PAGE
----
The Minnesota House is expected to vote later this week on legislation that would increase the state's minimum wage to $9.50 by 2015, the first boost since 2005.
Minnesota's minimum wage is currently set at $6.15 per hour, although virtually all workers earn at least the higher, federal rate of $7.25.
Lawmakers made some significant changes to the bill Monday during its final committee stop. The proposed rate is nearly $1 lower than the revised minimum wage that House Democrats proposed earlier in the legislative session.
The increase, which would come in three steps, would benefit thousands of Minnesota families, said the bill's author, state Rep. Ryan Winkler, DFL-Golden Valley.
"Sixty-plus percent of the workers making minimum wage are age 25 and older," Ryan told members of the House Ways and Means Committee on Monday. "Over 50 percent of them are using their income to support families.
"These are not teenage jobs," he said. "These are jobs that people are using and working in to support families across the state of Minnesota, not just in greater Minnesota but in the metro area as well."
The committee also made additions to the bill. One provision expands the availability of unpaid parental leave from six to 12 weeks. Another would lower the threshold for overtime pay from 48 hours a week to 40 hours.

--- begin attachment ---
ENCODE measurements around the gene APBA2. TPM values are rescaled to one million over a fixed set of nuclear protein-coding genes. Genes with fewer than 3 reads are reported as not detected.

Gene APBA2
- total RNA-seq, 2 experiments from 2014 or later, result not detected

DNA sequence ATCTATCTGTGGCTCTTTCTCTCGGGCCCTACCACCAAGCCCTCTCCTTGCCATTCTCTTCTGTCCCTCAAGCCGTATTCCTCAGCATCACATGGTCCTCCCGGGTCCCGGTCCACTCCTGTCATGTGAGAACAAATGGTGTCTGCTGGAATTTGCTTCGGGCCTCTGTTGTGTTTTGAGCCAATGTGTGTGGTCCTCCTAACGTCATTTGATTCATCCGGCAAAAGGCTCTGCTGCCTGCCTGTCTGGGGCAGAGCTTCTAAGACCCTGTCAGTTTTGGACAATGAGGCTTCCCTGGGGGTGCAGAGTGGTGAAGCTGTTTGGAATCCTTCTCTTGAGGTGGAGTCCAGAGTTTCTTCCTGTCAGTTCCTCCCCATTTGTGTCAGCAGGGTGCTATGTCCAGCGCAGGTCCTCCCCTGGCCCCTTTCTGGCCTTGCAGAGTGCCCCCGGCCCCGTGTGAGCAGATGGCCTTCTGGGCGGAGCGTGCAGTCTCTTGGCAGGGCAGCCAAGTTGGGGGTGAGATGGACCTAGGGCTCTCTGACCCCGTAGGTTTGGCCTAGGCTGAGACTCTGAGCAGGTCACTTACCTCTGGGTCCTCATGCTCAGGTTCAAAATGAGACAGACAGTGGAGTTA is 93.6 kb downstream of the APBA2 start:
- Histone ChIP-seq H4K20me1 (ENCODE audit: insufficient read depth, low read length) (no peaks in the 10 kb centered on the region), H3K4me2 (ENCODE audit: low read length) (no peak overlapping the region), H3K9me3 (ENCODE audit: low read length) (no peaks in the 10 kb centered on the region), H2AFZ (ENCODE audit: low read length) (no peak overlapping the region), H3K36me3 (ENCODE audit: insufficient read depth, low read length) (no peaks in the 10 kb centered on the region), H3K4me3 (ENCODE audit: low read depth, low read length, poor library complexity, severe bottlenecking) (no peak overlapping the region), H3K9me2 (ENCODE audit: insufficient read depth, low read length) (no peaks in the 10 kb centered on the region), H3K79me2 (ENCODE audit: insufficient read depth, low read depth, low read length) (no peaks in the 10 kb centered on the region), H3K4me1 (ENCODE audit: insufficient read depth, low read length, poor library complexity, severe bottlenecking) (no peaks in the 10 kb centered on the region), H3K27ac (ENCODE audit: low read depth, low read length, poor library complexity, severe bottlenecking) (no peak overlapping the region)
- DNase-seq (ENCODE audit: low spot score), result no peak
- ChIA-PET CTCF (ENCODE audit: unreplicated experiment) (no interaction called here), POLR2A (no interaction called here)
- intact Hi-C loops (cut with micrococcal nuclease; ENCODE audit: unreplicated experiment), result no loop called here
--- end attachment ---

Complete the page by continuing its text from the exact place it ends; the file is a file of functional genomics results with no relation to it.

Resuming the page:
Agriculture groups and some rural legislators oppose the overtime change. State Rep. Jeanne Poppe, DFL-Austin, said she thinks the requirement goes too far.
"The ag workers are not necessarily like factory workers where they go in and can clock in and clock out," Poppe said. "Certainly agriculture has a concern about weather conditions and about other natural occurrences, and they're not as easy to just say this is when we're going to do something and get it done."
Republicans uniformly condemned the wage increase as harmful to small business. State Rep. Bob Dettmer, GOP-Forest Lake, said the bill's automatic inflationary increases will be especially tough for restaurants.
"This will probably be hard for employers in this type of industry to give their raises just based on merit and the hard-work ethic, which is most employers like to do," Dettmer said. "So, I know I have some great concerns about this legislation."
For state Rep. Denny McNamara, R-Hastings, the worst part of the bill is that it doesn't include a tip credit. McNamara said restaurants should be able to pay a lower base wage to their food servers who earn tips.
"Doggone it," McNamara said. "Why do you want to give the waiter and the waitress, who's making 22 bucks and hour now, another raise, and the cook and the busboy and the cleaning staff get jilted again?"
But supporters of the bill argue that putting more money in the pockets of low-wage workers will actually help businesses and give the entire state economy a boost. Those workers deserve some help, said state Rep. Tim Mahoney, DFL-St. Paul, who h has grown frustrated with the Republican critics of the bill.
"I have sat through an hour of listening to the other side of the aisle do everything they possibly can to pump up business and say, 'it's all business, it's all business, it's all business,'" Mahoney said. "Where the hell are the workers in this particular argument? I'm a little tired of listening to this."
The revised House minimum wage rate of $9.50 is still significantly higher than the $7.50 that Democrats in the Senate are proposing.
Senate Majority Leader Tom Bakk, DFL-Cook said he thinks lawmakers will approve an increase this session, but he's not sure what the final number will be.
Gov. Mark Dayton, a Democrat, supports a minimum wage increase and has previously said he would be comfortable with $9.00 or $9.50 an hour.